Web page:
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“Elatsoe” by Darcie Little Badger

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Darcie Little Badger’s debut novel, Elatsoe, has garnered a great deal of praise. It’s been named a Best Book of 2020 by NPR, Publishers Weekly, and Tor.com. TIME even included it on their list of the 100 best fantasy books of all time. Like Little Badger herself, the heroine is of Lipan Apache heritage. When her cousin dies under suspicious circumstances, she’s determined to discover the truth. Luckily, she doesn’t have to do it alone: in addition to the support of her family and best friend, she can raise the ghosts of animals for protection or companionship.

The setting of the story is one in which many different types of magic exist. Little Badger does a great job of introducing these elements in an organic way. She makes the reader aware of them as they become relevant to the story, and explains them to the degree that’s needed for the reader to understand what’s going on. This avoids the dreaded infodump but also does something that I think is even more important in a fantasy novel: it cultivates a sense of mystery and wonder about the magic. We know enough to have a good idea of what the protagonists (and villains) can or can’t do, but we don’t know everything. Little Badger creates the sense that everything we’re seeing is part of a larger world, with other stories going on around the main one. While the story being told here comes to a satisfying conclusion, I hope Little Badger returns to this world. My only complaint about the magic was that I wished her best friend Jay’s own magical talents had played a larger role in the plot.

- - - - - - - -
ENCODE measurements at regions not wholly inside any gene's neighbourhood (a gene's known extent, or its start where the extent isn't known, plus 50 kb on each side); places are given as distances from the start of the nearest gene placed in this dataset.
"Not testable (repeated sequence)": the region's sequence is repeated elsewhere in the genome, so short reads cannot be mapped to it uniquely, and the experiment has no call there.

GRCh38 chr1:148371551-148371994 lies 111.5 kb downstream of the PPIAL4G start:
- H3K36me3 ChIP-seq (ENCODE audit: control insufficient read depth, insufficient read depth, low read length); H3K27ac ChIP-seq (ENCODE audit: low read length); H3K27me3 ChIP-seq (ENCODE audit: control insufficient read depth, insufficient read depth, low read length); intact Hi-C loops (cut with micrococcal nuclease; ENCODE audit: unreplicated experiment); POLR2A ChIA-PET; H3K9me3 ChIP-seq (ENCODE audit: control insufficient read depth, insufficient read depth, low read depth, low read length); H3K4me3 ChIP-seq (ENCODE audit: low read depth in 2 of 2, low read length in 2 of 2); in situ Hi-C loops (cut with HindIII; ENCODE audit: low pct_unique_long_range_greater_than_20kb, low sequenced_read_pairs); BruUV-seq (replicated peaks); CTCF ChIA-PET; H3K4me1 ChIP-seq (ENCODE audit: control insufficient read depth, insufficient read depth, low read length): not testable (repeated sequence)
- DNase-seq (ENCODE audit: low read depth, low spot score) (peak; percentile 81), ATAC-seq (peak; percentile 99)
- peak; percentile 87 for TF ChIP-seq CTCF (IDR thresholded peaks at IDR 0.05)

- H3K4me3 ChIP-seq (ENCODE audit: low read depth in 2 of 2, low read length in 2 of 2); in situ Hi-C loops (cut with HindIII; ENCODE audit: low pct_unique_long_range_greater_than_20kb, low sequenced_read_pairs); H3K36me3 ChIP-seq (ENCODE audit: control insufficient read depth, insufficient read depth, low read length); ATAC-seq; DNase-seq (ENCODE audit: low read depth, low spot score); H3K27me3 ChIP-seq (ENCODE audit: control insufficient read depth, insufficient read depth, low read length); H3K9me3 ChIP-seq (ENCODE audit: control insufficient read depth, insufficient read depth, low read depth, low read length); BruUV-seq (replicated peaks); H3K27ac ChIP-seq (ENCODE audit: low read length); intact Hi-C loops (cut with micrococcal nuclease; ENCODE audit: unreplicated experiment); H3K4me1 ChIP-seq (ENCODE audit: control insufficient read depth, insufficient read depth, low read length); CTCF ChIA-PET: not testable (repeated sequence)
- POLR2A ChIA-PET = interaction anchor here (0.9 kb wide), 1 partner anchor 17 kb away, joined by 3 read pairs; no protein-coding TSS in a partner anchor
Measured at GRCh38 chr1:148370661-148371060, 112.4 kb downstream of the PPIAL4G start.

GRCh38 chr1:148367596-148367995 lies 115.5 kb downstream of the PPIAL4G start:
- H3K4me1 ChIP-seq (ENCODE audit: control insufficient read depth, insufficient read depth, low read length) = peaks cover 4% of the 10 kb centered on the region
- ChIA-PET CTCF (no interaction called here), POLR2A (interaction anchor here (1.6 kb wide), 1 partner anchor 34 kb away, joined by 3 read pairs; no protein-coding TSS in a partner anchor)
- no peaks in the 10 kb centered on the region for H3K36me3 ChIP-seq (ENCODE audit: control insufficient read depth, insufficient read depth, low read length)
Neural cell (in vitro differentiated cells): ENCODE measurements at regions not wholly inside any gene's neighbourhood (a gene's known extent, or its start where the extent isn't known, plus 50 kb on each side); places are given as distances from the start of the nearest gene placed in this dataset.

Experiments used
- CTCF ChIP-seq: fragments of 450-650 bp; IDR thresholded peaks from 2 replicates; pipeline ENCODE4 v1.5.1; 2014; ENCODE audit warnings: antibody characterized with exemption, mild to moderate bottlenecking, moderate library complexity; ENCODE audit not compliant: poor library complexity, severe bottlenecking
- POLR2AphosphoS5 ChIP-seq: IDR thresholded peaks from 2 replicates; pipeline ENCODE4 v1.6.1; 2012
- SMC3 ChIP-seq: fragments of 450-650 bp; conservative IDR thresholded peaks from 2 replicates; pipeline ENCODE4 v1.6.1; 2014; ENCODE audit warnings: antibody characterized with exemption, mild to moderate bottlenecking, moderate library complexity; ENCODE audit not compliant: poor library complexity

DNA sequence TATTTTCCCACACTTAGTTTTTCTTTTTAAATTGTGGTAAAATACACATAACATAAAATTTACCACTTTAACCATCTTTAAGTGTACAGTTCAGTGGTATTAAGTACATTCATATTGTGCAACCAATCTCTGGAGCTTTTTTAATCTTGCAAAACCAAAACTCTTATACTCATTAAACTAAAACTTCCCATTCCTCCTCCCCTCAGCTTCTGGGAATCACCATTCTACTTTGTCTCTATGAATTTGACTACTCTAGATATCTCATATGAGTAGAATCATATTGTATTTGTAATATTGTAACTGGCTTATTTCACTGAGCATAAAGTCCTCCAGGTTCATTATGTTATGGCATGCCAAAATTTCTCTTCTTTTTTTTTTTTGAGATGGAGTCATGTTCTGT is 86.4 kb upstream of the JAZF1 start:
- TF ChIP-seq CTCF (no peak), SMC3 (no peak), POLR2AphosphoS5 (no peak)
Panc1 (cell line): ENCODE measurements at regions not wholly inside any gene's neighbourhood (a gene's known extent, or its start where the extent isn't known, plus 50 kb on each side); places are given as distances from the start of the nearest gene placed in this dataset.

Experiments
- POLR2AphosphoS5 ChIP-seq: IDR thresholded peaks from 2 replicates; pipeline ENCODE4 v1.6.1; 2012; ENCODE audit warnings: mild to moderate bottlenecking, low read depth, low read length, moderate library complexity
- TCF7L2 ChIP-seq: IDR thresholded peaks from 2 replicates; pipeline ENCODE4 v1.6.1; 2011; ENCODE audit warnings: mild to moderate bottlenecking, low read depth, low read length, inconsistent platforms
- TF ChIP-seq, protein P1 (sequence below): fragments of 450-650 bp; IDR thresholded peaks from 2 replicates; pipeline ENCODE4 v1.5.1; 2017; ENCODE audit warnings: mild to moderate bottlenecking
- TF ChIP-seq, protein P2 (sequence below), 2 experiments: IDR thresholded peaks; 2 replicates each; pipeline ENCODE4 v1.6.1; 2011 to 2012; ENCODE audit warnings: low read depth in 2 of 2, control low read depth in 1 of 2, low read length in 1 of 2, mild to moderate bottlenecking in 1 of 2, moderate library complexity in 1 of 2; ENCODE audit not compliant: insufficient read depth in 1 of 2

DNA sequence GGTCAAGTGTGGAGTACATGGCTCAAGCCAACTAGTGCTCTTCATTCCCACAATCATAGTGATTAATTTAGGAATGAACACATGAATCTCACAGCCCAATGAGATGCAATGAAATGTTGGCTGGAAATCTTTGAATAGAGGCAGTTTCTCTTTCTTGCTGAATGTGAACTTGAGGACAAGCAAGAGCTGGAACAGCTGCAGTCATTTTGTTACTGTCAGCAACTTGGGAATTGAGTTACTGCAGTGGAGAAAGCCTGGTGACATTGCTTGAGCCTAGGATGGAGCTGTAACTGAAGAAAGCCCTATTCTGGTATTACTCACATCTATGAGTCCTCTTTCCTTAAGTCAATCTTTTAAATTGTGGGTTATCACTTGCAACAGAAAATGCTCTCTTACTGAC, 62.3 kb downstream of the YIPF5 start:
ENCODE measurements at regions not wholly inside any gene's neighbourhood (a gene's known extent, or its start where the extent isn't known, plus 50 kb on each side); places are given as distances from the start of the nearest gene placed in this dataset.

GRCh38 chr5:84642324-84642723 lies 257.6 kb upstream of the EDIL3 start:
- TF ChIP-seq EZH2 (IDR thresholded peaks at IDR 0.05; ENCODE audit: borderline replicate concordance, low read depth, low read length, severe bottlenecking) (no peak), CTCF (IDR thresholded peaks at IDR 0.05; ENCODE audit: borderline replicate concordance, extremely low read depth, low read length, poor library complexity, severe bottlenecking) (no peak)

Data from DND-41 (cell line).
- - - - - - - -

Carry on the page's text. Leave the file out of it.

History is a strong theme of Elatsoe. The technique of raising animal ghosts was developed by Elatsoe’s six-times-great-grandmother, referred to in the story as Six-Great. But while her magical talent was formidable, it isn’t the most important thing about her. She was also a woman of great courage and integrity, and even so many generations later, she’s still an inspiration to her descendants. Elatsoe draws strength from her as she confronts dangerous situations. Beyond that, Elatsoe’s ability to raise ghosts gives her a personal connection to the history of her home. And of course, the history of the Lipan Apache people is discussed as well.

Each chapter is headed by Rovina Cai’s illustrations. These are beautifully done and tell a story of their own. I read this as an ebook, but the illustrations made me wish I’d picked up a physical copy.

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